Advise from a beginner wine maker — Go Bananas! So, you are probably thinking of a tropical fruit wine, right? Well actually, we’re making wine using our very own Potter County grown potatoes.
We have abundance of Russian Bananas fingerling potatoes, which we are making into a potato wine. The interesting thing about potato wine is that every time you boil a batch of potatoes for dinner, the potato cooking broth that usually gets poured down the drain is the part that is needed for the wine making. The cooked potatoes then can be use as they normally would as a food item. And, oh by the way, potato wine tastes fabulous. At least as good, if not better than, the potato salad.
In case anyone was wondering how Russian Bananas got their name, we have a hint. We have some nice ones, shown here. They could pass for banana slices — don’t you think? Look at before slicing photo — They look like a pile of bananas. These ones were harvested last October, and kept in our old-fashion root cellar, and have held up nicely. They had a few small sprouts starting, but are still very firm and very much useable.
Wine makers notes: To begin, we washed and peeled the potatoes, then we sliced them, and then boil them. Most recipes say to boil them whole and unpeeled. So why did we peel and slice them? To peel or not to peel, that is the question! We find that after long storage time, the Russian banana skins toughen. It is noticeable when they are boiled for potato salad, for example. When they are freshly dug or haven’t been in storage long, the skins are very tender and do not need peeling even if used in potato salad. It is only when they have been in storage for a long time that the skins become slightly tough. In this case, these potatoes are for dual purpose: Boiled to use potatoes for normal uses like potato salad, and we retain the cooking water (potato broth) for the wine making. So, we wanted the potatoes to be scrubbed for the wine-making recipe. And we also wanted in this case, that the potatoes be peeled and sliced for potato salad recipe.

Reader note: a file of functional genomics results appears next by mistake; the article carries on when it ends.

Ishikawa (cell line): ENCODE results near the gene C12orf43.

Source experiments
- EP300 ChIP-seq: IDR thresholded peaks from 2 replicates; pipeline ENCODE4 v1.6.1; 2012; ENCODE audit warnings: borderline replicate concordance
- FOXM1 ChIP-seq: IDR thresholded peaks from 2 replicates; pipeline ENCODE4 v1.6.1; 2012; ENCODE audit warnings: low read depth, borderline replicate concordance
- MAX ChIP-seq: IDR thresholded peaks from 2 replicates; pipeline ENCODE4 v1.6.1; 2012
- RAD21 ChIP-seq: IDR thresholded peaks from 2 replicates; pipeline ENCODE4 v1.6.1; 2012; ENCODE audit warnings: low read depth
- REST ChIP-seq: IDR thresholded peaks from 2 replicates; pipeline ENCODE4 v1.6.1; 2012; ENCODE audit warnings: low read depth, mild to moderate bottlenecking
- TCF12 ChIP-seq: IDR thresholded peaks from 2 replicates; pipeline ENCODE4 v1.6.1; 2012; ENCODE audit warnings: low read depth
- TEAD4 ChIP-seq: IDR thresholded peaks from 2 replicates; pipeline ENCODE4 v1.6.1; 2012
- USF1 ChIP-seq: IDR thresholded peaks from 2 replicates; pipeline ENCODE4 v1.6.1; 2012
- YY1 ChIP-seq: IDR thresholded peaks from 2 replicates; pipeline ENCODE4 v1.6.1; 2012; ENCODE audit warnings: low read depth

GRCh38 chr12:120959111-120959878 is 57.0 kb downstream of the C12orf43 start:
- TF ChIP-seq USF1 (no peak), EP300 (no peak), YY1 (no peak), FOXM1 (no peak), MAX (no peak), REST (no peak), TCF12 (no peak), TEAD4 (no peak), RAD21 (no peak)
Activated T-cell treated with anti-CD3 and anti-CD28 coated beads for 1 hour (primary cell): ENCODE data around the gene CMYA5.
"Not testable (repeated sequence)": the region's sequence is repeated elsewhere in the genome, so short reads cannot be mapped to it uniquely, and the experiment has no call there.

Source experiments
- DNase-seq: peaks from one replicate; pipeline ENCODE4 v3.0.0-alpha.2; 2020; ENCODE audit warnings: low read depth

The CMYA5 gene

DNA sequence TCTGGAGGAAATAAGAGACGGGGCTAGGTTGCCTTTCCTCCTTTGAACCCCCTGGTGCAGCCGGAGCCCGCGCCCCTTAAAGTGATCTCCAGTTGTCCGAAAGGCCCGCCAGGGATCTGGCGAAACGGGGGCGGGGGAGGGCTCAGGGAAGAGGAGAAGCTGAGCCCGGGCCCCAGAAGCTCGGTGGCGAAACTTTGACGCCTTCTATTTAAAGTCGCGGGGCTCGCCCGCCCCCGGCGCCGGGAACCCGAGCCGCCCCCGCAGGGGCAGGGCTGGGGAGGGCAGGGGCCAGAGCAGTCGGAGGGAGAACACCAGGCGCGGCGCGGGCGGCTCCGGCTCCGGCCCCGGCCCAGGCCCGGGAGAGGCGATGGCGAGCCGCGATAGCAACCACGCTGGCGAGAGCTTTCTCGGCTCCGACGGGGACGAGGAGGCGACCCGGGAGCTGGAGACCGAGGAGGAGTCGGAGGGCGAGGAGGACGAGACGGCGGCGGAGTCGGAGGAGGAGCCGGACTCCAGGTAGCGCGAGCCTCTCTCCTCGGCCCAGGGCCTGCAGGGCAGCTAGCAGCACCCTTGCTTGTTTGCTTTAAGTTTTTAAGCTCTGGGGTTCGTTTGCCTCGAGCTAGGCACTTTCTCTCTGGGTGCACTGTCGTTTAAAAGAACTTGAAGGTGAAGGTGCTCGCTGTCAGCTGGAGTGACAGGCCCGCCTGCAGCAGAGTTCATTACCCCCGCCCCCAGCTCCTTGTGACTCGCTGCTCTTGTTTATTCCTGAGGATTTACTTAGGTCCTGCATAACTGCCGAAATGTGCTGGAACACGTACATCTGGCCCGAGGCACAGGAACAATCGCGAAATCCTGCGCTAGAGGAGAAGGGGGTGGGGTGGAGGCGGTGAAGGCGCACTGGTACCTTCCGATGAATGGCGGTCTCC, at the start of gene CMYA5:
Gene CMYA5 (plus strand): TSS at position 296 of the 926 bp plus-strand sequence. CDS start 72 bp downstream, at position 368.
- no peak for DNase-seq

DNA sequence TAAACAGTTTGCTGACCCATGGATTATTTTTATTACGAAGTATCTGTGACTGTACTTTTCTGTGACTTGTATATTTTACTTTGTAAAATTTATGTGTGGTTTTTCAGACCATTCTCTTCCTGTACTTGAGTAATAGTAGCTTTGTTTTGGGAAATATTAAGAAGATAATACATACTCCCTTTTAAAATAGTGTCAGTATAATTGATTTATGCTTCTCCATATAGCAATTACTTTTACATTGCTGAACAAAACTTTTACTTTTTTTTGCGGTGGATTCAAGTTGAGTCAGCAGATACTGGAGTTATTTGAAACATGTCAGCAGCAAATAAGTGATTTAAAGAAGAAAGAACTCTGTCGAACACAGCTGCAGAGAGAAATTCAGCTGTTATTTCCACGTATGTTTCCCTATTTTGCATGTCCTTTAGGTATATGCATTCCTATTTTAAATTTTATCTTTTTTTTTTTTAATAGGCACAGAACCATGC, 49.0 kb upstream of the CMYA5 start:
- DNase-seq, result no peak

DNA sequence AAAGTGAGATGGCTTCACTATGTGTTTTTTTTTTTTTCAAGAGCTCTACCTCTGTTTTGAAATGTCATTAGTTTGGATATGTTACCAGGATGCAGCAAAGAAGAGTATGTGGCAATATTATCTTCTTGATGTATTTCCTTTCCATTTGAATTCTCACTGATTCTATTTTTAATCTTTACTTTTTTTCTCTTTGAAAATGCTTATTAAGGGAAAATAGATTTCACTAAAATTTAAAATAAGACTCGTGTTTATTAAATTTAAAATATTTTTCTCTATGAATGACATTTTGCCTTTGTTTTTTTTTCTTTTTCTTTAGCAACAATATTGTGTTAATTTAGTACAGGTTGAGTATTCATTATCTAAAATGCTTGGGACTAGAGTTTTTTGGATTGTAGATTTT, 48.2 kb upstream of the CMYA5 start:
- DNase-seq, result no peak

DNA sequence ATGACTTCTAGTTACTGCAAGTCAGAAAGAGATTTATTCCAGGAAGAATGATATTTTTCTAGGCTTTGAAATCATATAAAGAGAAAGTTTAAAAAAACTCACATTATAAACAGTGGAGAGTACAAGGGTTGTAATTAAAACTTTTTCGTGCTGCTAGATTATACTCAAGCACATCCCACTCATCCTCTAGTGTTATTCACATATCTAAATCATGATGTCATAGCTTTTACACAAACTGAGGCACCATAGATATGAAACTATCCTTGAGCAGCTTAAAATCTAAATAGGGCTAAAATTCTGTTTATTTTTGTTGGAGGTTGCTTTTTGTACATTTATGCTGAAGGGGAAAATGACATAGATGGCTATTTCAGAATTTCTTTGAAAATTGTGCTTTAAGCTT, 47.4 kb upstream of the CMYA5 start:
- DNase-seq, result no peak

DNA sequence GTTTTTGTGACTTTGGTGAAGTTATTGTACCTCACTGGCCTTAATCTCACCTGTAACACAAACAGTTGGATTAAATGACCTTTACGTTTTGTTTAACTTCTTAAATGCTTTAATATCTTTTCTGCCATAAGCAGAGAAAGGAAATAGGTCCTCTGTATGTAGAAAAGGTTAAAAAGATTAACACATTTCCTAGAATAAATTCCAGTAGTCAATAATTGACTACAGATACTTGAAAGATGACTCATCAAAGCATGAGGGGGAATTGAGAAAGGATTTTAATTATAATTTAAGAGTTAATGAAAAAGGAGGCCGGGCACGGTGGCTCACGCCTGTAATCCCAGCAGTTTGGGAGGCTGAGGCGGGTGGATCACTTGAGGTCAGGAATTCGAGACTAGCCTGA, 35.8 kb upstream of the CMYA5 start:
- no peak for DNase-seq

We used Lalvin 71B-1122 yeast, Pectic Enzyme and yeast Energizer (nutrient booster). And, we are using 10-gallon stainless-steel milk can for the primary fermentation vessel. As of today, we have two wine musts in the works. And, the yeast has taken nicely as shown here with thick form layer on both of the musts. For secondary fermentation, we have some 5-gallon glass carboys with airlocks. And, we have a hydrometer and siphon tube at the ready for the next steps in the wine making process.